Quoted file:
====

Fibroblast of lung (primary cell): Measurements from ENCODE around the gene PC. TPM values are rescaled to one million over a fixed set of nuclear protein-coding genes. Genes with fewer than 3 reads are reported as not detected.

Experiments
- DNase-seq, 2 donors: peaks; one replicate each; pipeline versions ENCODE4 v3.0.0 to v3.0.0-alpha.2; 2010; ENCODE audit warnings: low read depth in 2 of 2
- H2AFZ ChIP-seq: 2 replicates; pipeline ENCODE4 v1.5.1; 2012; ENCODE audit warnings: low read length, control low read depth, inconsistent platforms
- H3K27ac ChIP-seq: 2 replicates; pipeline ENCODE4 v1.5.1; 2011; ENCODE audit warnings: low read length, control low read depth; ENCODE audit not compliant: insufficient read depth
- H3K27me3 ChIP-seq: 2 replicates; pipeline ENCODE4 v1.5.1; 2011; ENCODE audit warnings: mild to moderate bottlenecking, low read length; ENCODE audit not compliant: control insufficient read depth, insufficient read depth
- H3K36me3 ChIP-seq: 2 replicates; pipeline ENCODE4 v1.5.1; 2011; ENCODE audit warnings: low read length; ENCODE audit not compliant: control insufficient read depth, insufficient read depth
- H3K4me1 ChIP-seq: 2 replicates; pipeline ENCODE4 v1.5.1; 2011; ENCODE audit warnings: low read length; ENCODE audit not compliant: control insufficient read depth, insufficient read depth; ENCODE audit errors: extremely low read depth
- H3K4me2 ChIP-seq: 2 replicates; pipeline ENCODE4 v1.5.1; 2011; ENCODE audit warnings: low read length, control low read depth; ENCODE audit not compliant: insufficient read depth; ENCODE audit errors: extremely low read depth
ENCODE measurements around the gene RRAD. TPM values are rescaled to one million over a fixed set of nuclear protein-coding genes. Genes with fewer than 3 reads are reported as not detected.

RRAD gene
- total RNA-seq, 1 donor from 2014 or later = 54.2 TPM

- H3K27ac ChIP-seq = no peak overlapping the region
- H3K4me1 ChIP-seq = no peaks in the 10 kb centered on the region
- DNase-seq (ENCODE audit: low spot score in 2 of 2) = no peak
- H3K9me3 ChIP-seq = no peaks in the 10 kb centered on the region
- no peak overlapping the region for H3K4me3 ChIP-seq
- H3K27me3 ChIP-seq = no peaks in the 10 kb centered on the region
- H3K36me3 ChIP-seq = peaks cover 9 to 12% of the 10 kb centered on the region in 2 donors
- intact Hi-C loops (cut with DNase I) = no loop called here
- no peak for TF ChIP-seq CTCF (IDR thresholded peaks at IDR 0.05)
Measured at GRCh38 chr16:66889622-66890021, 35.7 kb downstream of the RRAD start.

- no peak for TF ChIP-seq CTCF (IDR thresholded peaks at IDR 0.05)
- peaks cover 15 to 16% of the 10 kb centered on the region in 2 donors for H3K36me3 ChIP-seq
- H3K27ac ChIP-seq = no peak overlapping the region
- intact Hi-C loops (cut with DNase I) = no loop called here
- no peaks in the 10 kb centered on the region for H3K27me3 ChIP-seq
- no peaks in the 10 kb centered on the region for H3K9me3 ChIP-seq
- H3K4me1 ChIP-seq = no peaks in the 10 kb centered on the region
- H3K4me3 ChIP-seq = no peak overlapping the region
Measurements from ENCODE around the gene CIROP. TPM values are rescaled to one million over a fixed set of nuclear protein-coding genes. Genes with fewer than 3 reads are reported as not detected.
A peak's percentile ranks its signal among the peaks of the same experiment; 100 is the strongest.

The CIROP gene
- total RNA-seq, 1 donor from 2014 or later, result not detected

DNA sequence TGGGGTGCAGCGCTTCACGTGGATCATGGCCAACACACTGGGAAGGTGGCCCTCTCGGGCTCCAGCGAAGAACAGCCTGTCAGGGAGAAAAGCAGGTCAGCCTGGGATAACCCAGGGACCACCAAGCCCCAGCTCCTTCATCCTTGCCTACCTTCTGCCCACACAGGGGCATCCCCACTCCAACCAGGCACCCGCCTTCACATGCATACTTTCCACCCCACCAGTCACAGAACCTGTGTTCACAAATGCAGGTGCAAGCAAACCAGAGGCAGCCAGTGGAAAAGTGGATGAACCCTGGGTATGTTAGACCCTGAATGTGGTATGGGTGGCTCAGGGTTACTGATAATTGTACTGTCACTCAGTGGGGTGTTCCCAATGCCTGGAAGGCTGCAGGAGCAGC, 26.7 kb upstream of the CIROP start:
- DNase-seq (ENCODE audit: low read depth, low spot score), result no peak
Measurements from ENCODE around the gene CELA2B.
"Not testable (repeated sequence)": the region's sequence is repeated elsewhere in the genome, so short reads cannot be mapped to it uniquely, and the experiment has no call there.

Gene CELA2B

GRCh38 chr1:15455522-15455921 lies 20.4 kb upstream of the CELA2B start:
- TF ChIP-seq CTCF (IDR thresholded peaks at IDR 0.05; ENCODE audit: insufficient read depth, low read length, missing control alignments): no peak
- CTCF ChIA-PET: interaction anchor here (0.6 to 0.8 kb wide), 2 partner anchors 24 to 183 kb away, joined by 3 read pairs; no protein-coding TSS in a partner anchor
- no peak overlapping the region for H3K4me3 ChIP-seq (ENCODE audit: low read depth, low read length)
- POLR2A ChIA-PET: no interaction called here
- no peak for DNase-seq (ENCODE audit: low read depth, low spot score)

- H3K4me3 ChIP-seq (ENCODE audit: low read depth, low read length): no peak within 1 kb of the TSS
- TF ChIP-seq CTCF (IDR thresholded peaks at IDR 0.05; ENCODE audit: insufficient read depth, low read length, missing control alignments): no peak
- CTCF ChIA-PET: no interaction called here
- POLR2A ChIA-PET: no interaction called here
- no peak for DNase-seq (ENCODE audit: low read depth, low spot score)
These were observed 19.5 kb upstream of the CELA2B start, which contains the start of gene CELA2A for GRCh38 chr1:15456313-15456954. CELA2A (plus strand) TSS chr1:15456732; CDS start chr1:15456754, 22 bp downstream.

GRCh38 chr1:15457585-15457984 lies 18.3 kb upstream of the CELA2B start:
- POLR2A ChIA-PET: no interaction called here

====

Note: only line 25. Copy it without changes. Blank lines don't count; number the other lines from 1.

- H3K27ac ChIP-seq = no peak overlapping the region